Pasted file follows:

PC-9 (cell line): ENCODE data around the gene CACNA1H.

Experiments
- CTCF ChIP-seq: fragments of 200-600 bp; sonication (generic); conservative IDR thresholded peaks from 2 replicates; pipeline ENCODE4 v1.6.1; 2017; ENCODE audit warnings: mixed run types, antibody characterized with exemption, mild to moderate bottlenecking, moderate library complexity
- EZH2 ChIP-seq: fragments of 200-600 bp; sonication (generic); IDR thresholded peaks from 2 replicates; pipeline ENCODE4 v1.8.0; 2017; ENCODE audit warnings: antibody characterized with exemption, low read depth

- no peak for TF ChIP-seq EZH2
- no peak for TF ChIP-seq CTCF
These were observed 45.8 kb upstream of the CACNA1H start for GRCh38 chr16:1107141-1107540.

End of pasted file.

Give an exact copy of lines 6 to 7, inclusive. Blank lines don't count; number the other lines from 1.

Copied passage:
- no peak for TF ChIP-seq CTCF
These were observed 45.8 kb upstream of the CACNA1H start for GRCh38 chr16:1107141-1107540.